19.The Presidency will take the necessary steps to ensure that candidate States are regularly briefed within existing fora on the progress of discussions and have the opportunity to put their points of view on matters under discussion. Information will also be given to the European Economic Area."

PREPARING THE UNION FOR ENLARGEMENT

18. The most significant challenge facing the EU in this IGC is to make the Union ready to cope with enlargement. Accession negotiations have been opened with 12 candidate states[13]. The Committee has previously reported on Enlargement of the EU: Progress and Problems[14]. In that report[15], the Select Committee concluded that it was an "absolute political imperative" that the IGC should be completed on schedule. It considered that the pace of enlargement could be constrained by failure to agree on the detail of institutional reform, and that this could have a seriously damaging effect on the confidence of the applicant countries. We maintain that view. The applicant countries are being required to make major changes in order to comply with the Copenhagen criteria[16]. The contrast between the efforts being made by the applicant countries and the lack of progress by the present Member States on EU institutional reform is striking. It is against this background that we have considered the IGC agenda and the progress made to date.


9   Presidency Conclusions, Helsinki European Council, 10 - 11 December 1999. Back

10   The Conference began work at the General Affairs Council of 14 February 2000. Back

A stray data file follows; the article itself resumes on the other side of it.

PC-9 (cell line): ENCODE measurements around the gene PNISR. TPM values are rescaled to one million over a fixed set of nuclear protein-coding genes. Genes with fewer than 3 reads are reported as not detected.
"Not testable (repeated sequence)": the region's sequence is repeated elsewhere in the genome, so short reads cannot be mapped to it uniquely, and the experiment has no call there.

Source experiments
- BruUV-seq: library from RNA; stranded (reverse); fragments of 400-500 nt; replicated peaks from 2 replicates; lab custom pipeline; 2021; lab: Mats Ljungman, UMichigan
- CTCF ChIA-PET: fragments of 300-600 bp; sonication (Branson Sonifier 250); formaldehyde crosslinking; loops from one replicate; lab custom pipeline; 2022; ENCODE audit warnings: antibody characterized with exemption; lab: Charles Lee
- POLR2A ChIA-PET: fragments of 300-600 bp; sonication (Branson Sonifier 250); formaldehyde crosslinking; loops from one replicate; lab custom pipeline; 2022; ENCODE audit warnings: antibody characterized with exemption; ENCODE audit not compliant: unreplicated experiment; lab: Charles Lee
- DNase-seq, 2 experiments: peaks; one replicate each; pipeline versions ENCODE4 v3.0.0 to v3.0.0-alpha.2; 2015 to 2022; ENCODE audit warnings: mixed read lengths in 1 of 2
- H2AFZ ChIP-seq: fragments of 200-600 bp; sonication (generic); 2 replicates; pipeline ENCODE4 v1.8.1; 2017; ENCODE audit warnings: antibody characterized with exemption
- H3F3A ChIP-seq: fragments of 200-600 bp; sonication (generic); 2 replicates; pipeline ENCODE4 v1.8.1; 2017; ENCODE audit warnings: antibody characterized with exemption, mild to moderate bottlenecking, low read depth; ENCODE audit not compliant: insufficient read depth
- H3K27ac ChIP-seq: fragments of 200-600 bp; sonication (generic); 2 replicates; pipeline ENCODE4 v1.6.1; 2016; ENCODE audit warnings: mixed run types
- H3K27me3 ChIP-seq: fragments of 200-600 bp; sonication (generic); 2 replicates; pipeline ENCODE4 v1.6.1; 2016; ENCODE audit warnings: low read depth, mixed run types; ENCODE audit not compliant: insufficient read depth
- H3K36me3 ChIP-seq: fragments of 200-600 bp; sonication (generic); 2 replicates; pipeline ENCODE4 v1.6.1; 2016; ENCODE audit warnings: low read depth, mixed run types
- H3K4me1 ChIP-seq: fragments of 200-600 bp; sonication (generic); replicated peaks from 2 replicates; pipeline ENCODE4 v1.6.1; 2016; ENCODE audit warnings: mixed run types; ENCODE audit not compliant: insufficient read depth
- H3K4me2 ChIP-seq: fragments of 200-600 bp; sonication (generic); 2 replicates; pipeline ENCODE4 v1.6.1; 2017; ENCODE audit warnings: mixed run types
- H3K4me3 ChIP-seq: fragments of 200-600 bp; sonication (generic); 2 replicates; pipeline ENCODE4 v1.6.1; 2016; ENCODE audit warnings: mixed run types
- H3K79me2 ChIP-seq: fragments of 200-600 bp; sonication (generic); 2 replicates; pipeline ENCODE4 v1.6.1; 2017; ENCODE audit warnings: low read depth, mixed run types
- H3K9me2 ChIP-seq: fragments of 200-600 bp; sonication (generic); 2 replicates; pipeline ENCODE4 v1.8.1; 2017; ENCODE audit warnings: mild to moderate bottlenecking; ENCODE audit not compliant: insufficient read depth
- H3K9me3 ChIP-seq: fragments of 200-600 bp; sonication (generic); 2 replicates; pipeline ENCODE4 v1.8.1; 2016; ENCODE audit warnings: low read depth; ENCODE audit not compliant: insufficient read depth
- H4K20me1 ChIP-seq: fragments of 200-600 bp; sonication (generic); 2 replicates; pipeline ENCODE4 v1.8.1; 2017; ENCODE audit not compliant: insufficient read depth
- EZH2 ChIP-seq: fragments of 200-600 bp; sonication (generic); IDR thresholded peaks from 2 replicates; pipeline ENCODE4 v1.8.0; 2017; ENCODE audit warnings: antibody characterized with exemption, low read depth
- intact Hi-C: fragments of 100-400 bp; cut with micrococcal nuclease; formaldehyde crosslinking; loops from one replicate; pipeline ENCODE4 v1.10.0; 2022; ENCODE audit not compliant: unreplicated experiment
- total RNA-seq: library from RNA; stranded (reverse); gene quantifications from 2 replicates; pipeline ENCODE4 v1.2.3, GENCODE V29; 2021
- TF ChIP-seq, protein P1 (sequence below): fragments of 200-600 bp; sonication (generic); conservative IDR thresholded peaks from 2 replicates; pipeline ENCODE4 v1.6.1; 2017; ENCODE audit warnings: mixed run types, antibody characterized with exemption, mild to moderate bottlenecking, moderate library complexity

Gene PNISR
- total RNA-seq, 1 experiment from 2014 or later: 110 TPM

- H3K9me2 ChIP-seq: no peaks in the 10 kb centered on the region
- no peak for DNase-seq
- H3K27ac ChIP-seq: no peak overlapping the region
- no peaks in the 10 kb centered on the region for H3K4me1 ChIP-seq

11   For the United Kingdom, the Foreign Secretary, Robin Cook, and the Minister for Europe, Keith Vaz. Back

12   For the United Kingdom, Sir Stephen Wall, UK Permanent Representative to the EU, who will be replaced as Permanent Representative by Mr Nigel Sheinwald in September 2000. Back

13   Bulgaria, Cyprus, the Czech Republic, Estonia, Hungary, Latvia, Lithuania, Malta, Poland, Romania, Slovakia and Slovenia. In addition, the Helsinki Council Conclusions stated that "Turkey is a candidate State destined to join the Union on the basis of the same criteria as applied to the other candidate States". Formal accession negotiations with Turkey have not yet begun. Back

14   21st Report, 1998-99, HL Paper 118. Back

15   At paragraph 102. Back

16   The "Copenhagen Criteria" were laid down in the Conclusions of the 1993 Copenhagen European Council, which specified the conditions which would be applied in judging whether an applicant was ready for membership: "Membership requires that the candidate country has achieved stability of institutions guaranteeing democracy, the rule of law, human rights and respect for and protection of minorities, the existence of a functioning market economy as well as the capacity to cope with competitive pressure and market forces within the Union. Membership presupposes the candidate's ability to take on the obligations of membership including adherence to the aims of political, economic and monetary union". Back